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In Europe’s corridors of power, people are well aware that if the necessary reforms are not implemented, 2024 will open another cycle of blame and threats that will poison EU-Turkey relations once again, write Christos Kourtelis and Caglar Ozturk.
A few months before Turkey’s May elections, incumbent President Recep Tayyip Erdoğan showed some signs of changing his aggressive tone towards the EU.
He stated that Turkey intends to become a full member of the European Union and called on the Union to speed up the process.
However, such statements are not new for the President of Turkey, whose words and actions do not coincide. For relations to develop, a tangible change in Turkish foreign and domestic policy is absolutely necessary.
Such changes are very urgent, as Turkey’s accession process has been frozen since June 2018.
The positive agenda, launched in October 2020, did not produce serious results, as Turkey was threatening other EU member states with its drilling activities in the Eastern Mediterranean.
Threats of sanctions from Brussels helped halt Turkish drilling activities, but discussions have since focused only on urgent challenges, such as managing migration flows, modernizing the Customs Union (CU) and visa liberalization for Turkish citizens.
Is Turkey’s piecemeal approach hindering progress?
A few months ago, in June, to relaunch the positive agenda, the European Council asked the High Representative and the European Commission to prepare a report on the current state of EU-Turkey relations and on potential tools and options to proceed strategically and in “forward-looking way”.
The report took into consideration the pillars of the positive agenda, but Turkey’s piecemeal approach so far hinders the improvement of bilateral relations.
More specifically, the fact that Turkey has failed to meet all the criteria of the roadmap prepared together with the EU-Turkey statement of March 2016 does not help EU politicians to suggest visa liberalisation.
In recent years, in fact, there has been an increasing refusal of visa requests by Turkish citizens.
The EU institutions appear to have recognized the slow pace of the reform process in the candidate country, as the Joint Communication advises Member States to facilitate access only for specific groups, such as students, entrepreneurs and Turkish citizens with family members in the EU.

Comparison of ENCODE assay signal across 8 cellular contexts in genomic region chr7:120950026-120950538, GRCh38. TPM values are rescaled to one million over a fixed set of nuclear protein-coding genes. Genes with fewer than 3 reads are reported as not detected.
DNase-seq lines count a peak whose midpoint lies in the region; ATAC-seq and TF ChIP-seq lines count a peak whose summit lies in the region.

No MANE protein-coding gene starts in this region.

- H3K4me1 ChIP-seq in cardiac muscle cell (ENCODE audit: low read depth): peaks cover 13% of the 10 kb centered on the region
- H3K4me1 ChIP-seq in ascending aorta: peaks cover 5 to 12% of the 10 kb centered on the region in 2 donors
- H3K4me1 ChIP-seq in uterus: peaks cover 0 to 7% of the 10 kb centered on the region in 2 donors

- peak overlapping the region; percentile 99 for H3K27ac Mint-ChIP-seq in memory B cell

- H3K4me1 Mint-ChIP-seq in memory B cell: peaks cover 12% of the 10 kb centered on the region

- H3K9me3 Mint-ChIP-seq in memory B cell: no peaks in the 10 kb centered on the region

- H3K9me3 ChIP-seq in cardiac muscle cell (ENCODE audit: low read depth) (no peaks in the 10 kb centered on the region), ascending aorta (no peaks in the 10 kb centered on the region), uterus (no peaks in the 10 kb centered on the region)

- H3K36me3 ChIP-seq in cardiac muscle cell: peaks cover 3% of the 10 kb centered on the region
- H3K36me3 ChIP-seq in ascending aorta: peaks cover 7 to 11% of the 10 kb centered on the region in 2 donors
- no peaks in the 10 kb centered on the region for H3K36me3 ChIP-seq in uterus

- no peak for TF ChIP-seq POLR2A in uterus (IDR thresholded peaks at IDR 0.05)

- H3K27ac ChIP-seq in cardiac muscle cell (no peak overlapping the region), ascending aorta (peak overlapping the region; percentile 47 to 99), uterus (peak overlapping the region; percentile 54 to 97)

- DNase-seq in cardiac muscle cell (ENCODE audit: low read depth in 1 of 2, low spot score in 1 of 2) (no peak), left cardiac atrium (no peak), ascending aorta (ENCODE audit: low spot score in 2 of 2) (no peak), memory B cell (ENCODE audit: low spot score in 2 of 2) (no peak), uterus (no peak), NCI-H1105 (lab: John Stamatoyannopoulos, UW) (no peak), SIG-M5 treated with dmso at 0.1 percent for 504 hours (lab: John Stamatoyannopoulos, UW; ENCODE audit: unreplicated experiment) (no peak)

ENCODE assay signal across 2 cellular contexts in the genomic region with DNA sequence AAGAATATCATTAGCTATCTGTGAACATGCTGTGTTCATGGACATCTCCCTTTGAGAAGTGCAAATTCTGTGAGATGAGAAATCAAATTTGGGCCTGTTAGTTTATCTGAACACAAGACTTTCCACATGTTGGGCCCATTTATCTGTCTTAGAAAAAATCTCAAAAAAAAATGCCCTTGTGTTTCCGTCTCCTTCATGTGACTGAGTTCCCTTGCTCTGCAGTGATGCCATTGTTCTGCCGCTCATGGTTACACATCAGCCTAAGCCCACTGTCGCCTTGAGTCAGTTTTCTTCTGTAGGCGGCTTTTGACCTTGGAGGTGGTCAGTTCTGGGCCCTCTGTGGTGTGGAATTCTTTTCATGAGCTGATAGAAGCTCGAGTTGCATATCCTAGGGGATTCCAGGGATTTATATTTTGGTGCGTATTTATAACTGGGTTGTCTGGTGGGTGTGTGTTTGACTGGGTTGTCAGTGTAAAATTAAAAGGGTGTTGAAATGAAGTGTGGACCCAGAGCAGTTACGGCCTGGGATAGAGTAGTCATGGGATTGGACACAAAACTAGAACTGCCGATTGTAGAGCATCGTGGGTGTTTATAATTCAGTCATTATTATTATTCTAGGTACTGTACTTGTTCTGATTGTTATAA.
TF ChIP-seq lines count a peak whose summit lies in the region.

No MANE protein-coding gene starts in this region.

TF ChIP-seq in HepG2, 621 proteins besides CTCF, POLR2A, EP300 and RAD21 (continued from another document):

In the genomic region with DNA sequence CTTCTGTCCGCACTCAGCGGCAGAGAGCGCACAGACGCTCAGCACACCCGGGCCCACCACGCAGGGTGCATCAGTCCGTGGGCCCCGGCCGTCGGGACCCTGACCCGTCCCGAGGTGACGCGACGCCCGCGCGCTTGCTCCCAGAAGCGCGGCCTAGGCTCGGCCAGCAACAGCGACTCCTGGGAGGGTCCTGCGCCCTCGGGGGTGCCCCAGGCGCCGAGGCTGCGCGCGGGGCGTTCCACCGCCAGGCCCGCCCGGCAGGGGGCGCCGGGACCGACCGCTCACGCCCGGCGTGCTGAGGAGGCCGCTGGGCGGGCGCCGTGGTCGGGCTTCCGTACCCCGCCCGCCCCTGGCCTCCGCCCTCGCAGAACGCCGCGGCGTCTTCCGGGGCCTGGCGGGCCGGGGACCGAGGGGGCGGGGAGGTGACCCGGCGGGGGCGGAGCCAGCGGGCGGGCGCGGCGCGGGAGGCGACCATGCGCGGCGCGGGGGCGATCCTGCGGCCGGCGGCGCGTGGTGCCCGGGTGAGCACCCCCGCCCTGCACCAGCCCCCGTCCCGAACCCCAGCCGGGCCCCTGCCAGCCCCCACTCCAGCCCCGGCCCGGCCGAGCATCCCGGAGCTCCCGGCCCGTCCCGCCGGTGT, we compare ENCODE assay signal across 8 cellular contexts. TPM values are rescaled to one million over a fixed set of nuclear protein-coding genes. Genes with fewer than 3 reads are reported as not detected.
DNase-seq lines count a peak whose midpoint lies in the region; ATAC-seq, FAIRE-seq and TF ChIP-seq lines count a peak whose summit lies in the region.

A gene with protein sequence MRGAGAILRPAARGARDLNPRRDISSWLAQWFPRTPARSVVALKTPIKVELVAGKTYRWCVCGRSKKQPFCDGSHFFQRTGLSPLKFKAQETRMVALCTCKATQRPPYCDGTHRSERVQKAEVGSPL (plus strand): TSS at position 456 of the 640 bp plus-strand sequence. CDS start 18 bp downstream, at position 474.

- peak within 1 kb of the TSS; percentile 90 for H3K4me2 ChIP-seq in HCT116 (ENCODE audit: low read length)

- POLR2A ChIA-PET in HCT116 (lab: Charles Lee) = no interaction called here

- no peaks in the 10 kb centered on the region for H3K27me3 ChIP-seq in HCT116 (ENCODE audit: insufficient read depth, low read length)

Trade rules issues remain unresolved
Modernization of the UC is another important topic in bilateral relations. Following the European Commission’s request to the World Bank regarding the impact of the modernization of the Customs Union and the 2016 agreement on migration flows, the two sides agreed to resume discussions on the UC.
The discussions were quickly halted due to Turkish provocations in the eastern Mediterranean and barriers placed by the Turkish government on bilateral trade.
The current government has promised to address the problems in its trade rules, but the most recent joint communication linked the UC modernization to the resumption of talks on a solution in Cyprus under the auspices of the United Nations.
Given that Turkey supports a two-state solution, it is very interesting to see whether the current government will be able to make a U-turn and how it will communicate a change in its foreign policy (according to UN mandates) to its domestic audience. .
Migration is fundamental to Ankara’s credibility
Another important problem is linked to Turkey’s disinterest in welcoming irregular migrants from European countries.
The weak excuse of the potential spread of COVID-19 has rendered the EU-Turkey migration agreement dysfunctional and, as a result, the Aegean and Balkan routes are now complemented by increasing numbers of migrants transiting to Cyprus.
Turkey should respect its commitment to the agreement to increase its credibility as an international negotiator.
At the same time, and as long as Turkey does not act aggressively towards other EU member states, Brussels must also pay more attention to issues crucial to the candidate country, such as economic growth, energy and transport.
The invitation to Turkish ministers to the informal meetings of EU Foreign Ministers (Gymnich meetings) is a good start for exchanging views on common problems in a more structured way.
These discussions will shed light on whether or not the Turkish side is willing to realign with the CFSP.
Lack of trust and low expectations
2024 is set to prove whether or not Turkey’s positive rhetoric is significant or whether it is another move by the Ankara administration to gain temporary gains.
Erdoğan’s recent visit to Athens indicated that there is a wind of change, but not many people in Brussels trust the Turkish leader.
The recent Joint Communication clearly shows that EU politicians do not have high expectations, as Turkey faces a long reform process.
In Europe’s corridors of power, people are well aware that if the necessary reforms are not implemented, the new year will open another cycle of blame and threats that will once again poison EU-Turkey relations.
Christos Kourtelis is an assistant professor in European Public Policy at Panteion University, and Caglar Ozturk is an independent researcher on EU-Turkey relations.
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